- Why Nuclear Scientists Have Missed the Danger of Spent Fuel Pools (Akio Matsumura, Jan 23, 2012):
Since the Fukushima nuclear power plants accident in March 2011, there have been two types of contributions by nuclear scientists. One type, who represents the voice of TEPCO, has influenced the decision makers of the solutions to the accident, the government strategy of the evacuation zone, the timing of announcement of the core meltdown and the constant public campaign to give the impression that the situation is improving rapidly. The other type, who has been warning the government of the worsening situation, finds their influence over the decision makers and the media circle limited. However, I find it puzzling that there has been so little warning from the nuclear community about the potential for catastrophic accidents or terrorist attack involving the hundreds of spent fuel pools worldwide. I received a clear explanation from Dr. Gordon Edwards, one of Canada’s best known independent experts on nuclear technology, uranium, and weapons proliferation.
I hope you will better appreciate the serious issues of the spent fuel pools from these comments.
This article is now available in Japanese.
You asked me why there has been so little warning from the “nuclear establishment” (TEPCO and the regulatory agency) about the potential for catastrophic accidents involving the spent fuel pool in reactor number 4.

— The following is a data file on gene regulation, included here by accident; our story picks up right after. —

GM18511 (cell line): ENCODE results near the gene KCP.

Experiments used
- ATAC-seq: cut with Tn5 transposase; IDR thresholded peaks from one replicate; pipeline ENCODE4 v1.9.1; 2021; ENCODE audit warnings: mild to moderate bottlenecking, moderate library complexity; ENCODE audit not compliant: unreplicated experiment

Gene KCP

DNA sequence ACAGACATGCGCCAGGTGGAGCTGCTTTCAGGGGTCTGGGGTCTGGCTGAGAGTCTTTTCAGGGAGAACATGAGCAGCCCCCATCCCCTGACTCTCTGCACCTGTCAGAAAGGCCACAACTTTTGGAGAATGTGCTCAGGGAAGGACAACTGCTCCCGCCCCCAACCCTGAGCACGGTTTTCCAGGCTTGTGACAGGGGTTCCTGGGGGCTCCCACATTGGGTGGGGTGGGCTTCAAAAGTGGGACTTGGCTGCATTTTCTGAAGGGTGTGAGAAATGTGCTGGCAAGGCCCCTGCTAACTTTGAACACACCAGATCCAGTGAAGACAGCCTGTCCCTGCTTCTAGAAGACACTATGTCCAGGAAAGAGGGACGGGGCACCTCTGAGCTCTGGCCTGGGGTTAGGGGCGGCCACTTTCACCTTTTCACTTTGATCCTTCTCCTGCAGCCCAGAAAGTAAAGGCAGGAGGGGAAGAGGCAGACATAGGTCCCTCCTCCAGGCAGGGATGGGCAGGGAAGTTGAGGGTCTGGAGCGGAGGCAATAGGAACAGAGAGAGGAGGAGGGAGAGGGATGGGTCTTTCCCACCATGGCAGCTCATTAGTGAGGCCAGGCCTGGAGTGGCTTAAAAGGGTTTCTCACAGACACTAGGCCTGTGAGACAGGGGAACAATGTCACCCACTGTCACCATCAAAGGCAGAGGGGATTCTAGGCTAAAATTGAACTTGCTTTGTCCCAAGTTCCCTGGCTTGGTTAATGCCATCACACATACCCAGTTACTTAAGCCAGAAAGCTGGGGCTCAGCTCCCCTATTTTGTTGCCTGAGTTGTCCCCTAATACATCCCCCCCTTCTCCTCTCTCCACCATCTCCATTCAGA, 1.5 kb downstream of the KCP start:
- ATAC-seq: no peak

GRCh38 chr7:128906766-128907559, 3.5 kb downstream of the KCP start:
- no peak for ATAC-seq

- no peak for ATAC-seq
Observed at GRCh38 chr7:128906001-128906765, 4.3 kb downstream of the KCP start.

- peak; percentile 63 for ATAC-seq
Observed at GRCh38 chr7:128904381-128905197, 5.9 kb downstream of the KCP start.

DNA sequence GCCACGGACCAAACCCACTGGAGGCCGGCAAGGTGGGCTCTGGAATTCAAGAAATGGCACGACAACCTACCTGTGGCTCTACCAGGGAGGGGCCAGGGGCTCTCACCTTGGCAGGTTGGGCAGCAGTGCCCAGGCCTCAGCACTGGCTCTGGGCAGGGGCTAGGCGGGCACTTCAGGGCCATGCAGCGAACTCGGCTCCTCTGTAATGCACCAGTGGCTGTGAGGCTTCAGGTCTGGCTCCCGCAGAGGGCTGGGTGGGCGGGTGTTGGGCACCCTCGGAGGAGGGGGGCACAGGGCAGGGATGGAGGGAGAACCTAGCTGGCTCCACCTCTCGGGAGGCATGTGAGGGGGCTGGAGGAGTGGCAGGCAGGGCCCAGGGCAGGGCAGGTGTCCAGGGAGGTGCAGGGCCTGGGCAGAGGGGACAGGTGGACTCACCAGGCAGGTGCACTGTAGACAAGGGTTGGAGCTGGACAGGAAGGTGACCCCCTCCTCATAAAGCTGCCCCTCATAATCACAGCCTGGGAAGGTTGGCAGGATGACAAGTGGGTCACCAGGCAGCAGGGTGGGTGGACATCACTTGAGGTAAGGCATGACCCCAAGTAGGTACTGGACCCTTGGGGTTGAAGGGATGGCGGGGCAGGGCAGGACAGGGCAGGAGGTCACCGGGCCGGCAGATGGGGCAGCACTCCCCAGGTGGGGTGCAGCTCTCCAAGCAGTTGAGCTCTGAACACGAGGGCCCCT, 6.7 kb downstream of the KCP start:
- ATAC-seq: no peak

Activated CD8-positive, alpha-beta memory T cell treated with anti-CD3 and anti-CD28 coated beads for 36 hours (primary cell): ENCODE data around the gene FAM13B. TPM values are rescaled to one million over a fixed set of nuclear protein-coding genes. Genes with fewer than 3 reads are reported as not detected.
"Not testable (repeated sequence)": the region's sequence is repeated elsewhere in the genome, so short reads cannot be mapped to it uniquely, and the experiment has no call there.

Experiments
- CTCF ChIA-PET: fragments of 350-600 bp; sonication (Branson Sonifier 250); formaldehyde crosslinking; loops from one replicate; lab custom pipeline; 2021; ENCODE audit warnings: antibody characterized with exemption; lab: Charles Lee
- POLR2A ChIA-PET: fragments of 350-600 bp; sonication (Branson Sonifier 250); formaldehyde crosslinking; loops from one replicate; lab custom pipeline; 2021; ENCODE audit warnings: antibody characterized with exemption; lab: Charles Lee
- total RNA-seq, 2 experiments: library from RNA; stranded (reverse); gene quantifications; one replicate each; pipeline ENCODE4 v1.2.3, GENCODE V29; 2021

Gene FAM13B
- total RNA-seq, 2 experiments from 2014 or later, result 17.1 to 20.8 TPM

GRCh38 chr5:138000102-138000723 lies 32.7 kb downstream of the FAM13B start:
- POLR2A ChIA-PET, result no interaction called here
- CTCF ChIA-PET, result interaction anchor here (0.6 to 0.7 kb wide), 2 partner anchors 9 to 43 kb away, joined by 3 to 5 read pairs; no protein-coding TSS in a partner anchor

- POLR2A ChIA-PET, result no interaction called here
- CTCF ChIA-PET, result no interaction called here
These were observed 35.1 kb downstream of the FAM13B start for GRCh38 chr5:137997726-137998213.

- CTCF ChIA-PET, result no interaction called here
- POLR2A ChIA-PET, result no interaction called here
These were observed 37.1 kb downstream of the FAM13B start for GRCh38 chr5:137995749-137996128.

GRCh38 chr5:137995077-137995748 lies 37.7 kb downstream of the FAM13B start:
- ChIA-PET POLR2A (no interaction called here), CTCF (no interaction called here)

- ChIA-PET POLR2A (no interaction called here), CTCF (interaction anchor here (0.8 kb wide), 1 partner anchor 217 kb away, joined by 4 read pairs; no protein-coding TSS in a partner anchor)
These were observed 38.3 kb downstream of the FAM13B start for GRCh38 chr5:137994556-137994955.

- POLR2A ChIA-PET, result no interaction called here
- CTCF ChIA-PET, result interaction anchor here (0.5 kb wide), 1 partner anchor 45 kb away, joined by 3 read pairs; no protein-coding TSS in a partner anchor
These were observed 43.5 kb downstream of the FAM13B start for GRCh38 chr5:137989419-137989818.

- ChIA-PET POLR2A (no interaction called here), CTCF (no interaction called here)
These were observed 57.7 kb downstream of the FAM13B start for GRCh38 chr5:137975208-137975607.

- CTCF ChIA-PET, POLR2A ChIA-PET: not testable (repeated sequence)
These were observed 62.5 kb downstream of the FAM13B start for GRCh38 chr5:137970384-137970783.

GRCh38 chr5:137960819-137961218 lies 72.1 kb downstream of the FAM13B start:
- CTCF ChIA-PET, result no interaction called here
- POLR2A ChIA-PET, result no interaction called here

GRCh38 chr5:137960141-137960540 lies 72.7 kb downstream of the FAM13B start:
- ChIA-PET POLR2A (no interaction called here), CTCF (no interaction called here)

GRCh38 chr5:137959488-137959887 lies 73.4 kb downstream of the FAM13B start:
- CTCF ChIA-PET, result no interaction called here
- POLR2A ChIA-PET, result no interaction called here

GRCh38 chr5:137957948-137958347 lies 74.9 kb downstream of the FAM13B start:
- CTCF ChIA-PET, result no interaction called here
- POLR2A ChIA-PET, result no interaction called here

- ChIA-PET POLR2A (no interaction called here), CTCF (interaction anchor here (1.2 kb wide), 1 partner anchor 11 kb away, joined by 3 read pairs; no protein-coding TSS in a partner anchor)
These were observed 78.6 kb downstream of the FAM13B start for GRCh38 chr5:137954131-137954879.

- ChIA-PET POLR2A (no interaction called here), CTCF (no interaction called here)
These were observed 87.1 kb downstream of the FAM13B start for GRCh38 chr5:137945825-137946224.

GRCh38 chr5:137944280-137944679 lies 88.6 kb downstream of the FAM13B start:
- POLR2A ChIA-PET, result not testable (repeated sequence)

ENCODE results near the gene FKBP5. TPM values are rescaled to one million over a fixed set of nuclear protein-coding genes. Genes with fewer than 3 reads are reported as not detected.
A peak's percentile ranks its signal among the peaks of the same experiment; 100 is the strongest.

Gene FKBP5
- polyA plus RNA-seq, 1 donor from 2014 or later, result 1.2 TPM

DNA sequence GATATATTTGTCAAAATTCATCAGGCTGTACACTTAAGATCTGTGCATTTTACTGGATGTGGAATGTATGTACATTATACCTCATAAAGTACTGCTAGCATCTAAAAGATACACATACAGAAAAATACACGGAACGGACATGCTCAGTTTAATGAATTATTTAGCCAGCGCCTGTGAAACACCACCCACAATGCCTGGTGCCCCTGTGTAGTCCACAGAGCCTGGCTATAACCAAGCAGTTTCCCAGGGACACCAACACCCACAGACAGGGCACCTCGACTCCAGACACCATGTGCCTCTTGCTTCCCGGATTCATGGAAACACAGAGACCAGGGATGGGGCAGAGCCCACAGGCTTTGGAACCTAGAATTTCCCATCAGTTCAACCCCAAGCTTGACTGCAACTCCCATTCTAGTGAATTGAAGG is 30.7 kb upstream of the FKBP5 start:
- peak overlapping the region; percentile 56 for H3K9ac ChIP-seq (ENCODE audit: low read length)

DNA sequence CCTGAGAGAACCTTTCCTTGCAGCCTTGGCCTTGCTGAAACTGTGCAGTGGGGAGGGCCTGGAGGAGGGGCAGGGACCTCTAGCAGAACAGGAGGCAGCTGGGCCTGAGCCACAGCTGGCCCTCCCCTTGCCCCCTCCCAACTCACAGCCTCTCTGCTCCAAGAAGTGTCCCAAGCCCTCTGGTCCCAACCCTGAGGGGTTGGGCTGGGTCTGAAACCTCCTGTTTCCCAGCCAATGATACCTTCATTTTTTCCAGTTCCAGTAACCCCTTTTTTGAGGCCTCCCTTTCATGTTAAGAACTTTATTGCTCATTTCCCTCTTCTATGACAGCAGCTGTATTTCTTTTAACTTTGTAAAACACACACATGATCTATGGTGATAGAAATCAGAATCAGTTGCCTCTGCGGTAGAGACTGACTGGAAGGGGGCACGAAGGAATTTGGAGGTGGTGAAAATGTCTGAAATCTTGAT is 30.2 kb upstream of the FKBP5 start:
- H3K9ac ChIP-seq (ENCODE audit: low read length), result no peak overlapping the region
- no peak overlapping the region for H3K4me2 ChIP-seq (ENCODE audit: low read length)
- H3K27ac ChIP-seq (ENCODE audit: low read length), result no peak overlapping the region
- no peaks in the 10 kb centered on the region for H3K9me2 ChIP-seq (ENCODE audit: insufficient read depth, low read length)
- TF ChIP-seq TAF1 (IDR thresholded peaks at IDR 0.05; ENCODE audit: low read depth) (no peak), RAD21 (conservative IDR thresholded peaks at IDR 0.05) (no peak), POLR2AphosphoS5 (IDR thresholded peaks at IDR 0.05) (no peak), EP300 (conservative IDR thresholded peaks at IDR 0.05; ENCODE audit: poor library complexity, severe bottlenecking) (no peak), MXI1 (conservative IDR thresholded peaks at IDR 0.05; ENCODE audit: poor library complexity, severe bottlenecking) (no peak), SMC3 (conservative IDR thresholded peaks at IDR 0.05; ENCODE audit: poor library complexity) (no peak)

In the field of nuclear safety, the focus of attention has always been on analyzing and preventing catastrophic accidents involving the core of the reactor. In comparison, little attention has been paid over the years to catastrophic accident scenarios involving the spent fuel pool.
Since the very first US Reactor Safety Study, the “Brookhaven Report” in 1957, to the major 12-volume US NRC Reactor Safety Study (the Rasmussen Report) of 1974, and continuing right down to the present day, virtually all of the attention has been directed to extreme conditions that might develop in the core of the reactor — unterminated power excursions, loss of coolant accidents, breach of the reactor vessel, core meltdowns, and so on.
Most nuclear engineers and nuclear regulators have developed a “blind spot” about the catastrophe potential associated with the spent fuel bay because of years of neglect. Such considerations have never played a significant role in their training as nuclear engineers or in their many subsequent years of experience in the field of nuclear safety analysis.
As a result we have backup pumps, backup electrical supply systems, and backup cooling systems for the core of the reactor, but no backup pumps or electrical supply or cooling system for the spent fuel bay. We have extravagant containment systems for the core of the reactor, but no comparable containment systems for the spent fuel pool.
This absence of backup systems for the spent fuel pool is testimony to the lack of effort and lack of forethought that has been devoted to the spent fuel bay. Nevertheless, the radioactive inventory in the spent fuel pool is often much greater than that in the core of the reactor, and a prolonged loss of coolant — or even loss of circulation of coolant — will lead to overheating of the fuel and extensive fuel damage. This will result in significant releases of radioactive fission products into the atmosphere due to the inadequate or even non-existent containment provided for the spent fuel pool.
Moreover, a loss of coolant in the spent fuel pool — whether by leakage, spillage, or boiling off of the cooling water — will lead to intense gamma radiation that would prevent human access for hundreds of metres in all directions around the spent fuel pool, making it very difficult to take corrective actions.
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